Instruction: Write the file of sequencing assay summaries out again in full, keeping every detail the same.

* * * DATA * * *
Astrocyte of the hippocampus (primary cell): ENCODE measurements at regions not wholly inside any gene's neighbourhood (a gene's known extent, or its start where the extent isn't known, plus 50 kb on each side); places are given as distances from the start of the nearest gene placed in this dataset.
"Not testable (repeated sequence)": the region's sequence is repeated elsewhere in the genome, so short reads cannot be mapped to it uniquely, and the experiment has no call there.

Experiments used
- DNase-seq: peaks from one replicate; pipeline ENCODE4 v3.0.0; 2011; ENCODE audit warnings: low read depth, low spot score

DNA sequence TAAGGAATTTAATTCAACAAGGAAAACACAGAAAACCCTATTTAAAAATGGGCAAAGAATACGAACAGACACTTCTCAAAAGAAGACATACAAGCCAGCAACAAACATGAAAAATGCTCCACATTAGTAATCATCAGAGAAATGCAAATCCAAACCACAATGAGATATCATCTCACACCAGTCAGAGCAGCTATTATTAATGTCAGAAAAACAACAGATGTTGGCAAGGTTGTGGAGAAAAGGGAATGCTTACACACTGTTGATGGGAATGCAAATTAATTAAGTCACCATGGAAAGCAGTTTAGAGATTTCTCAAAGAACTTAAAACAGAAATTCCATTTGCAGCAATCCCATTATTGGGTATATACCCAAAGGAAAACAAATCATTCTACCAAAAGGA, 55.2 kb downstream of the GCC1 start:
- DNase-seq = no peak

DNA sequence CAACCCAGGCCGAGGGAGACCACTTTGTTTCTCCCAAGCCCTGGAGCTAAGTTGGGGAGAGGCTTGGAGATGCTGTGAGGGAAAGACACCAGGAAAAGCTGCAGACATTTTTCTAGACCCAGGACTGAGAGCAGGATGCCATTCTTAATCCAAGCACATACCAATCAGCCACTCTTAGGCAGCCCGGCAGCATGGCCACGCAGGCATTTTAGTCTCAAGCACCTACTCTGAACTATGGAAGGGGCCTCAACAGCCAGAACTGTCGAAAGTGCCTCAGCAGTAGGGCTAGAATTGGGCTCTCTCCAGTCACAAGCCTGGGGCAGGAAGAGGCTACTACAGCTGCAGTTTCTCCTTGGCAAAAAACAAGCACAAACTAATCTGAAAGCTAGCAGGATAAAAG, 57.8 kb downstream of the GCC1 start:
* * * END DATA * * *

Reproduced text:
Astrocyte of the hippocampus (primary cell): ENCODE measurements at regions not wholly inside any gene's neighbourhood (a gene's known extent, or its start where the extent isn't known, plus 50 kb on each side); places are given as distances from the start of the nearest gene placed in this dataset.
"Not testable (repeated sequence)": the region's sequence is repeated elsewhere in the genome, so short reads cannot be mapped to it uniquely, and the experiment has no call there.

Experiments used
- DNase-seq: peaks from one replicate; pipeline ENCODE4 v3.0.0; 2011; ENCODE audit warnings: low read depth, low spot score

DNA sequence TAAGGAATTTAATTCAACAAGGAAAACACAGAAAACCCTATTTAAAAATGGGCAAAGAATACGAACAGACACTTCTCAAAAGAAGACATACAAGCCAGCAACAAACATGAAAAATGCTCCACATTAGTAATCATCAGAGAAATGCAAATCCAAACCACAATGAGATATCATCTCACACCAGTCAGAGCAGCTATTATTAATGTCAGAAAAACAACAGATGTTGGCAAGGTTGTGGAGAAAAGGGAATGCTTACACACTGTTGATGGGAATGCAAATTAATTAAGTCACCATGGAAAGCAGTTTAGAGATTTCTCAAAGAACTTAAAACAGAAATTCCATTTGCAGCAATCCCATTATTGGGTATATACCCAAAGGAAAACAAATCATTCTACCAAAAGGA, 55.2 kb downstream of the GCC1 start:
- DNase-seq = no peak

DNA sequence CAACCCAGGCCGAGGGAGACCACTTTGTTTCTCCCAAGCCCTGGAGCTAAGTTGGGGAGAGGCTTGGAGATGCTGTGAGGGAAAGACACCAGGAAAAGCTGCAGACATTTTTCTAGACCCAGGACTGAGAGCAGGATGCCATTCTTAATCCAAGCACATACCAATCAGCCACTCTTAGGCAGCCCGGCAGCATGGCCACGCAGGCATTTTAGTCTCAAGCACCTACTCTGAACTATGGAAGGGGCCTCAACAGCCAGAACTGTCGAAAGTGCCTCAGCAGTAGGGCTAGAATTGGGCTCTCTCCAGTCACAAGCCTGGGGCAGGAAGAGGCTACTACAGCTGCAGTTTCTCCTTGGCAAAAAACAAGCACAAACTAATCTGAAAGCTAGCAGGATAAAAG, 57.8 kb downstream of the GCC1 start: